Once you have a quality lamp, find a group or a couple of running buddies to tackle the nighttime miles with. Safety in numbers, right? The Chupacabra can’t catch you ALL at once.
On a serious note, having others around you can help calm your nerves. Further, company will help distract you from over analyzing every noise you hear in the woods.
Start at Dusk
Transition into running at night. Start your run at dusk, while it’s still light enough to see your surroundings. Over the course of your run, you’ll transition into night time which will make it seem less intimidating than starting off in the dark.
Here’s another great thing: as you run, your body releases chemicals, such as endorphins, norepinephrine, dopamine, and serotonin, all responsible for the elusive “runner’s high”. These feel good hormones will help you feel more confident, and hopefully, less nervous while the sun begins to set.
Research What’s REALLY Out There
Stop and take a look at what exactly you are afraid of happening while running at night. Then, do a little research to see if statistically, there is any greater concern for these fears at night over running during the day.
The truth is, many of the animals humans fear are indeed nocturnal hunters. This includes mountain lions, bears that live in heavily human populated areas, boars, and even alligators. But what are the chances you are going to get attacked:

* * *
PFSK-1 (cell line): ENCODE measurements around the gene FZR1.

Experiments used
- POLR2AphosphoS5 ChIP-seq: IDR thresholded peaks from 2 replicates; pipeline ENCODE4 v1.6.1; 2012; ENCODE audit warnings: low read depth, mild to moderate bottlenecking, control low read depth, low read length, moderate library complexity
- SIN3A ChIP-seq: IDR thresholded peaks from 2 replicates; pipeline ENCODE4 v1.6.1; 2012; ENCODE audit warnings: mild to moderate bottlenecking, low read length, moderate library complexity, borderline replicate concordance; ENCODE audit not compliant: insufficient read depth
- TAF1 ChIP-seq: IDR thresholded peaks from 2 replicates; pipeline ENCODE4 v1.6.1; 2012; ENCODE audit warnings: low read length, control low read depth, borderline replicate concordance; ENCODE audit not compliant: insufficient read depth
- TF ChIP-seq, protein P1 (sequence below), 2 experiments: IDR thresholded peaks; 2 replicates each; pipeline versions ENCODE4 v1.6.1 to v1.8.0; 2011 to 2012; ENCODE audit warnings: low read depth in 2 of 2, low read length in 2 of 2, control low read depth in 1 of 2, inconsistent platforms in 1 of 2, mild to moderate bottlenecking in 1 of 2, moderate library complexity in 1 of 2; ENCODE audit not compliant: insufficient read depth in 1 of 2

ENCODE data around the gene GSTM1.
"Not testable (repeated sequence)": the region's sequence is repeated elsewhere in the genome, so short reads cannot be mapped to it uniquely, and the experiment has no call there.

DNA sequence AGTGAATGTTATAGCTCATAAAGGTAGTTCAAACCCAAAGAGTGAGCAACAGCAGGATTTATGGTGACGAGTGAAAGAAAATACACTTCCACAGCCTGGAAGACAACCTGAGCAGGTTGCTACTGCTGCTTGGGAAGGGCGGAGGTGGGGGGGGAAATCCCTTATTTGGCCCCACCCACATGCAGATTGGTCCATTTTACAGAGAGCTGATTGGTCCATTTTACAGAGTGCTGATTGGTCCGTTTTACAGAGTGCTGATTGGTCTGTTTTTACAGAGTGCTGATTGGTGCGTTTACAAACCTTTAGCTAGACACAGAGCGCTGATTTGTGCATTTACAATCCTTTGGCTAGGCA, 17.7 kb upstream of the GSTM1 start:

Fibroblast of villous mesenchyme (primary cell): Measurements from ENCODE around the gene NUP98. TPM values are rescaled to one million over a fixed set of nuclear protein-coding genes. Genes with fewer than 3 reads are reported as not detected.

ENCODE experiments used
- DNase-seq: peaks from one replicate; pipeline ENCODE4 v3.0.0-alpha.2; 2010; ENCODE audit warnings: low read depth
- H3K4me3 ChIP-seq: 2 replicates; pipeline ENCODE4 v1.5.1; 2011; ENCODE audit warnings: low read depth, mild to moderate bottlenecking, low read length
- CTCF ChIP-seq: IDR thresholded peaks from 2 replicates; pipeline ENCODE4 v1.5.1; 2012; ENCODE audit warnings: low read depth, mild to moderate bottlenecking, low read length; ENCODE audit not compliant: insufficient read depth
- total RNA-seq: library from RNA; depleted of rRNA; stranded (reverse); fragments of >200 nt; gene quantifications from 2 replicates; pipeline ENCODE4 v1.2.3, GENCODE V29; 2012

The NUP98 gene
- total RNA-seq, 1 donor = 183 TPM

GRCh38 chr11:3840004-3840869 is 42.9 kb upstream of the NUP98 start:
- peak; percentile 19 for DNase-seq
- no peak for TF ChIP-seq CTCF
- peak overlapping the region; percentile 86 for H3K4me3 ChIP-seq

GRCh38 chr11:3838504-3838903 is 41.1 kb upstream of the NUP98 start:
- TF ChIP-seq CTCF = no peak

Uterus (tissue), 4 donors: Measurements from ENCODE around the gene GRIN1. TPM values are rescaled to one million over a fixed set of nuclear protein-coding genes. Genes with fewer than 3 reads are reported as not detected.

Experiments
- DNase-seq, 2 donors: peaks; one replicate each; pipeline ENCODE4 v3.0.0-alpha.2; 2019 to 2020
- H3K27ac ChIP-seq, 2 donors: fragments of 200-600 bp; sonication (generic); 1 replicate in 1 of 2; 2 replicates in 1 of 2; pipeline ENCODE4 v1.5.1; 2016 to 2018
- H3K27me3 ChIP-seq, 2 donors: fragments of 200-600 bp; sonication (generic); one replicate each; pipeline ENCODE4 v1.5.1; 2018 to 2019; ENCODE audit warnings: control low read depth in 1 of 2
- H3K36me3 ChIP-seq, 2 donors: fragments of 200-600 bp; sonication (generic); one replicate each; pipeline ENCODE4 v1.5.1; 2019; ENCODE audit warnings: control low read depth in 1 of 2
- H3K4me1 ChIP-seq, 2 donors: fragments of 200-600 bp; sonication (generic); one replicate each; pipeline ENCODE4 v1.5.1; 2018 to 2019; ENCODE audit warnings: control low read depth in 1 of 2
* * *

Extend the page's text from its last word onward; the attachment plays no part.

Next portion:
Let’s break it down by numbers:
- In the past 100 years, there have been fewer than two dozen fatal mountain lion attacks in North America (source).
- Since 1900, there have been 158 fatal bear attacks in North America.
- How about wild boars? One study suggests your risk of a fatal attack is one in a million.
- Alligators may be your biggest concern, if you have them near you: from 1948 to August 1, 2004, 376 injuries and 15 deaths have been reported in the United States as a result of encounters with alligators (source).
Sure, these numbers may seem high. But when you consider the current population of North America hovers somewhere around 579 million people, it puts into perspective that these wildlife attacks are actually incredibly rare.
According to the U.S. Department of Justice, the number of violent crimes committed by adults increases hourly from 6 a.m. through the afternoon and evening hours, peaks at 9 p.m., and then drops to a low point at 6 a.m. In other words, more violent crimes occur during the daylight rather than the night.
Now, none of this is to say you should let your guard down, but rather to demonstrate that if something bad is going to happen to you, whether it be an attack by an animal or a human, chances are just as likely that it could happen during the day. Take safety precautions. Know the actual risks of where you are going to run (not simply the ones in your head), and always be sure to let someone know where you are going.
Run at Night.
The antidote to fear is familiarity. So in short, in order to get over your fear of running in the dark, you’ve got to run in the dark. I promise you that over time, the fear transitions to slight anxiety, and eventually you’ll discover how fun it can be to fly through the trails in the dark.
Have any tips to add? Leave them in a comment below!